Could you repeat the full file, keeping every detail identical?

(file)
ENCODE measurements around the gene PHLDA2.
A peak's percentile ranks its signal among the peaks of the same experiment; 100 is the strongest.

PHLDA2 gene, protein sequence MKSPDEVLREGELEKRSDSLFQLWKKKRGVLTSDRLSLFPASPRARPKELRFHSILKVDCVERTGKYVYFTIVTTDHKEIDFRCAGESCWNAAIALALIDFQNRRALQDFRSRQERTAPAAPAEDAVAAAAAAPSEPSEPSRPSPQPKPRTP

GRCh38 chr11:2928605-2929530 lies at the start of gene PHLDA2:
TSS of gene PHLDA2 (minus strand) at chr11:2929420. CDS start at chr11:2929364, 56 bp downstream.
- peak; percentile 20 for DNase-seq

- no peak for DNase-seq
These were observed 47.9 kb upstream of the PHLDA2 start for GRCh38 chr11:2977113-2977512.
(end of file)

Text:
ENCODE measurements around the gene PHLDA2.
A peak's percentile ranks its signal among the peaks of the same experiment; 100 is the strongest.

PHLDA2 gene, protein sequence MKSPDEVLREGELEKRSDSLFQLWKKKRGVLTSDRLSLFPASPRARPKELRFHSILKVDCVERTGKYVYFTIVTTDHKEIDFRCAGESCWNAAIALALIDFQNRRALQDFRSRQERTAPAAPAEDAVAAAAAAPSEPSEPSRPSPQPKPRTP

GRCh38 chr11:2928605-2929530 lies at the start of gene PHLDA2:
TSS of gene PHLDA2 (minus strand) at chr11:2929420. CDS start at chr11:2929364, 56 bp downstream.
- peak; percentile 20 for DNase-seq

- no peak for DNase-seq
These were observed 47.9 kb upstream of the PHLDA2 start for GRCh38 chr11:2977113-2977512.